UTF-8 - an ASCII compatible multi-byte Unicode encoding
The Unicode 3.0 character set occupies a 16-bit code space. The most
obvious Unicode encoding (known as UCS-2) consists of a sequence of
16-bit words. Such strings can contain as parts of many 16-bit characters
bytes like '\0' or '/' which have a special meaning in filenames
and other C library function parameters. In addition, the majority of
UNIX tools expects ASCII files and can't read 16-bit words as characters
without major modifications. For these reasons, UCS-2 is not a
suitable external encoding of Unicode in filenames, text files, environment
variables, etc. The ISO 10646 Universal Character Set (UCS), a
superset of Unicode, occupies even a 31-bit code space and the obvious
UCS-4 encoding for it (a sequence of 32-bit words) has the same problems.
The UTF-8 encoding of Unicode and UCS does not have these problems and
is the common way in which Unicode is used on Unix-style operating systems.
The UTF-8 encoding has the following nice properties:
* UCS characters 0x00000000 to 0x0000007f (the classic US-ASCII characters)
are encoded simply as bytes 0x00 to 0x7f (ASCII compatibility).
This means that files and strings which contain only 7-bit ASCII
characters have the same encoding under both ASCII and UTF-8.
* All UCS characters > 0x7f are encoded as a multi-byte sequence consisting
only of bytes in the range 0x80 to 0xfd, so no ASCII byte can
appear as part of another character and there are no problems with
e.g. '\0' or '/'.
* The lexicographic sorting order of UCS-4 strings is preserved.
* All possible 2^31 UCS codes can be encoded using UTF-8.
* The bytes 0xfe and 0xff are never used in the UTF-8 encoding.
* The first byte of a multi-byte sequence which represents a single
non-ASCII UCS character is always in the range 0xc0 to 0xfd and indicates
how long this multi-byte sequence is. All further bytes in a
multi-byte sequence are in the range 0x80 to 0xbf. This allows easy
resynchronization and makes the encoding stateless and robust against
* UTF-8 encoded UCS characters may be up to six bytes long, however the
Unicode standard specifies no characters above 0x10ffff, so Unicode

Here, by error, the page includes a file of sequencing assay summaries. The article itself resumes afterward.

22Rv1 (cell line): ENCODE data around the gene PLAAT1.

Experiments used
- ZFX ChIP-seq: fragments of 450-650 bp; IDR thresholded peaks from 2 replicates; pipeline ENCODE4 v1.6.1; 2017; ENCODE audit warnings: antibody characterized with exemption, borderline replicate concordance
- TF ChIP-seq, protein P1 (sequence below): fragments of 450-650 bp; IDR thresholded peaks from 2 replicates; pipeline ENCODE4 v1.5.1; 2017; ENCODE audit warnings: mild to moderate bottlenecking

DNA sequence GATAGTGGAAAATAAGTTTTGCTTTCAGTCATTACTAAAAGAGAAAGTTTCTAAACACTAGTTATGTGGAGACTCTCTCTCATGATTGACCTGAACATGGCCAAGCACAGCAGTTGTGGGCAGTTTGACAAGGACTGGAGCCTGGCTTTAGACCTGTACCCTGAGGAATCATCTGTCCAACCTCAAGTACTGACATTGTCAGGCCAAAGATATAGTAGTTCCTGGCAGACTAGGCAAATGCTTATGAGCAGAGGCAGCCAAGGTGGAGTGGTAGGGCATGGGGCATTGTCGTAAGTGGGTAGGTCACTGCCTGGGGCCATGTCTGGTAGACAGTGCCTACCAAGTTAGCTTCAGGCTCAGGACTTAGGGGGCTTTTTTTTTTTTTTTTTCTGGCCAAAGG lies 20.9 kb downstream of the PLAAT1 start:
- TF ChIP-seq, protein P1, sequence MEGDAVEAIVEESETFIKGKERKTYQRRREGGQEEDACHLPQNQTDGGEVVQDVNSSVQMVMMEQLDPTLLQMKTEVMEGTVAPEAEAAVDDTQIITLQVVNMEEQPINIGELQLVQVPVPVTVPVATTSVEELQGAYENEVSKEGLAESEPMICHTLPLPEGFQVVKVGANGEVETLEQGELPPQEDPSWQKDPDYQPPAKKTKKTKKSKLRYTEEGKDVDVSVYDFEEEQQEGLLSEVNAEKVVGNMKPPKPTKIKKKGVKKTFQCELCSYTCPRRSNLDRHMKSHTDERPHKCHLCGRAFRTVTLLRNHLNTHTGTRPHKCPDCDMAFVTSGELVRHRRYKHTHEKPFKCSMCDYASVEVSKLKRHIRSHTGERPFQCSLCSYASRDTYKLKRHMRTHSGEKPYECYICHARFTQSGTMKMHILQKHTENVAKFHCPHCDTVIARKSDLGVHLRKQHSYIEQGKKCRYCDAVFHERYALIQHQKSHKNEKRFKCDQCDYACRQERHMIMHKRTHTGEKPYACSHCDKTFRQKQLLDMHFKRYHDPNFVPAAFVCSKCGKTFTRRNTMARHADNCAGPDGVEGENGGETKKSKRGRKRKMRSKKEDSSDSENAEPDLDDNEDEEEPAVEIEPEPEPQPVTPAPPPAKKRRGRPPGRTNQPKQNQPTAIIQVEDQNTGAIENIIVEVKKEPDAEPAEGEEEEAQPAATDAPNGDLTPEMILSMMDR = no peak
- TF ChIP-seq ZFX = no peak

characters can only be up to four bytes long in UTF-8.
The following byte sequences are used to represent a character. The
sequence to be used depends on the UCS code number of the character:
0x00000000 - 0x0000007F:
0x00000080 - 0x000007FF:
0x00000800 - 0x0000FFFF:
1110xxxx 10xxxxxx 10xxxxxx
0x00010000 - 0x001FFFFF:
11110xxx 10xxxxxx 10xxxxxx 10xxxxxx
0x00200000 - 0x03FFFFFF:
111110xx 10xxxxxx 10xxxxxx 10xxxxxx 10xxxxxx
0x04000000 - 0x7FFFFFFF:
1111110x 10xxxxxx 10xxxxxx 10xxxxxx 10xxxxxx 10xxxxxx
The xxx bit positions are filled with the bits of the character code
number in binary representation. Only the shortest possible multi-byte
sequence which can represent the code number of the character can be
The UCS code values 0xd800-0xdfff (UTF-16 surrogates) as well as 0xfffe
and 0xffff (UCS non-characters) should not appear in conforming UTF-8
The Unicode character 0xa9 = 1010 1001 (the copyright sign) is encoded
in UTF-8 as
11000010 10101001 = 0xc2 0xa9
and character 0x2260 = 0010 0010 0110 0000 (the "not equal" symbol) is
11100010 10001001 10100000 = 0xe2 0x89 0xa0
Users have to select a UTF-8 locale, for example with
in order to activate the UTF-8 support in applications.
Application software that has to be aware of the used character encoding
should always set the locale with for example
and programmers can then test the expression
strcmp(nl_langinfo(CODESET), "UTF-8") == 0
to determine whether a UTF-8 locale has been selected and whether
therefore all plaintext standard input and output, terminal communication,
plaintext file content, filenames and environment variables are
encoded in UTF-8.
Programmers accustomed to single-byte encodings such as US-ASCII or ISO
8859 have to be aware that two assumptions made so far are no longer
valid in UTF-8 locales. Firstly, a single byte does not necessarily
correspond any more to a single character. Secondly, since modern terminal
emulators in UTF-8 mode also support Chinese, Japanese, and
Korean double-width characters as well as non-spacing combining charac-
ters, outputting a single character does not necessarily advance the
cursor by one position as it did in ASCII. Library functions such as
mbsrtowcs(3) and wcswidth(3) should be used today to count characters
and cursor positions.
The official ESC sequence to switch from an ISO 2022 encoding scheme
(as used for instance by VT100 terminals) to UTF-8 is ESC % G
("\x1b%G"). The corresponding return sequence from UTF-8 to ISO 2022 is
ESC % @ ("\x1b%@"). Other ISO 2022 sequences (such as for switching the
G0 and G1 sets) are not applicable in UTF-8 mode.
It can be hoped that in the foreseeable future, UTF-8 will replace
ASCII and ISO 8859 at all levels as the common character encoding on
POSIX systems, leading to a significantly richer environment for handling
The Unicode and UCS standards require that producers of UTF-8 shall use
the shortest form possible, e.g., producing a two-byte sequence with
first byte 0xc0 is non-conforming. Unicode 3.1 has added the requirement
that conforming programs must not accept non-shortest forms in
their input. This is for security reasons: if user input is checked for
possible security violations, a program might check only for the ASCII
version of "/../" or ";" or NUL and overlook that there are many nonASCII
ways to represent these things in a non-shortest UTF-8 encoding.
ISO/IEC 10646-1:2000, Unicode 3.1, RFC 2279, Plan 9.
Markus Kuhn <email@example.com>
nl_langinfo(3), setlocale(3), charsets(7), unicode(7)
GNU 2001-05-11 UTF-8(7)
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